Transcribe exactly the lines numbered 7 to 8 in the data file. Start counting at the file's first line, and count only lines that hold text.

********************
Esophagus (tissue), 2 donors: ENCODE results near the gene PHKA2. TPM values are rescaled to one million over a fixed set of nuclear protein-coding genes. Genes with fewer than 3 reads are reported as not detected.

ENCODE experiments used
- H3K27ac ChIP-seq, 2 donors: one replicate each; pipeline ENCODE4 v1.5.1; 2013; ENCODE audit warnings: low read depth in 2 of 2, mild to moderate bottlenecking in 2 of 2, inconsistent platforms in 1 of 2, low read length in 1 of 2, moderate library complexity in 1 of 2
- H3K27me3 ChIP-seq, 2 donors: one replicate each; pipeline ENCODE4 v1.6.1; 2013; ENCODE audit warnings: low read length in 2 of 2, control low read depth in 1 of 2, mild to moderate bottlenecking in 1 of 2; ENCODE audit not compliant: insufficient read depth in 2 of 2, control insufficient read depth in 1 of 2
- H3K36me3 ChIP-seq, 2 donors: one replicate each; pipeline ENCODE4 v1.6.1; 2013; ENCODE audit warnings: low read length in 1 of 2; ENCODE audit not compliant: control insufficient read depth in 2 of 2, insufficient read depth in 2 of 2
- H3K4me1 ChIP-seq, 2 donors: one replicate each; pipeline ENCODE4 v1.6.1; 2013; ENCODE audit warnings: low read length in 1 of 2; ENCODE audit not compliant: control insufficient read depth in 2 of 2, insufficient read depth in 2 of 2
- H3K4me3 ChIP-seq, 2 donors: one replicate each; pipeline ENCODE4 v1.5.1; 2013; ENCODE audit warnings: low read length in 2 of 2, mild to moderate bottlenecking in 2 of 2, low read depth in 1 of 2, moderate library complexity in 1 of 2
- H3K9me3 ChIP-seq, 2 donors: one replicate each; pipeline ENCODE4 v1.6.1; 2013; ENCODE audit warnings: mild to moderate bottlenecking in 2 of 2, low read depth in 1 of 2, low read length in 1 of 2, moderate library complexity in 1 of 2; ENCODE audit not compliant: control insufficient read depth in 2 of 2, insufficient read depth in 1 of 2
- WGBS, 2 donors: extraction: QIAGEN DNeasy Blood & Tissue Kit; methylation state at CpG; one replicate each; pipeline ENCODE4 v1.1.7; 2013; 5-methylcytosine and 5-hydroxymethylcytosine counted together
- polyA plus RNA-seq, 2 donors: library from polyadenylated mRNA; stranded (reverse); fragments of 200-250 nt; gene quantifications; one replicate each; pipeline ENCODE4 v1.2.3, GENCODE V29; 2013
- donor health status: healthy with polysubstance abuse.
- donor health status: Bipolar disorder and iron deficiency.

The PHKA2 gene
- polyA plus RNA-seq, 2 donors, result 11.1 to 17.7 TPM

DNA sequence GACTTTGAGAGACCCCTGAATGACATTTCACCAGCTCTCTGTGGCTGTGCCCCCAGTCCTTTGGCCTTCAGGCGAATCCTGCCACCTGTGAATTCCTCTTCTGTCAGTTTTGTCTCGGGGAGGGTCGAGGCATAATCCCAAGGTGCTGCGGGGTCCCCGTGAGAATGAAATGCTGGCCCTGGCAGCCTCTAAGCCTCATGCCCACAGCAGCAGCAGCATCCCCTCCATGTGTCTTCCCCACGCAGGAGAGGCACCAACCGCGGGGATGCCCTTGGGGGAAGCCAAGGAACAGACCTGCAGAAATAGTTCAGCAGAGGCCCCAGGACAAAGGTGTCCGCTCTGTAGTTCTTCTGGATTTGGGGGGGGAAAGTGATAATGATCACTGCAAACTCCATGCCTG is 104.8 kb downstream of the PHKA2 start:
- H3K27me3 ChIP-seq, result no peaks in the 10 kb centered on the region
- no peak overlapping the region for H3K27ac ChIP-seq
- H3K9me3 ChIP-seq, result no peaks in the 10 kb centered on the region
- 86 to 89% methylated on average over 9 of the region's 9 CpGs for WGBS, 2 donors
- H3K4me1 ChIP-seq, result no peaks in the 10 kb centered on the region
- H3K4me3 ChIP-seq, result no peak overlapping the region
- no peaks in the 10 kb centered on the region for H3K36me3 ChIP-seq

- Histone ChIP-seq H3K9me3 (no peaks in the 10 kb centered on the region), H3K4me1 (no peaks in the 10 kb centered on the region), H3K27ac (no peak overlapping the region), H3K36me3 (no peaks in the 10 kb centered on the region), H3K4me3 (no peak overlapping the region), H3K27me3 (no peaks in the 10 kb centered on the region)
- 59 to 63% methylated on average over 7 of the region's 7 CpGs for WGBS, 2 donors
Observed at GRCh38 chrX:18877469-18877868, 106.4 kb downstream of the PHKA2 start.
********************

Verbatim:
- H3K4me3 ChIP-seq, 2 donors: one replicate each; pipeline ENCODE4 v1.5.1; 2013; ENCODE audit warnings: low read length in 2 of 2, mild to moderate bottlenecking in 2 of 2, low read depth in 1 of 2, moderate library complexity in 1 of 2
- H3K9me3 ChIP-seq, 2 donors: one replicate each; pipeline ENCODE4 v1.6.1; 2013; ENCODE audit warnings: mild to moderate bottlenecking in 2 of 2, low read depth in 1 of 2, low read length in 1 of 2, moderate library complexity in 1 of 2; ENCODE audit not compliant: control insufficient read depth in 2 of 2, insufficient read depth in 1 of 2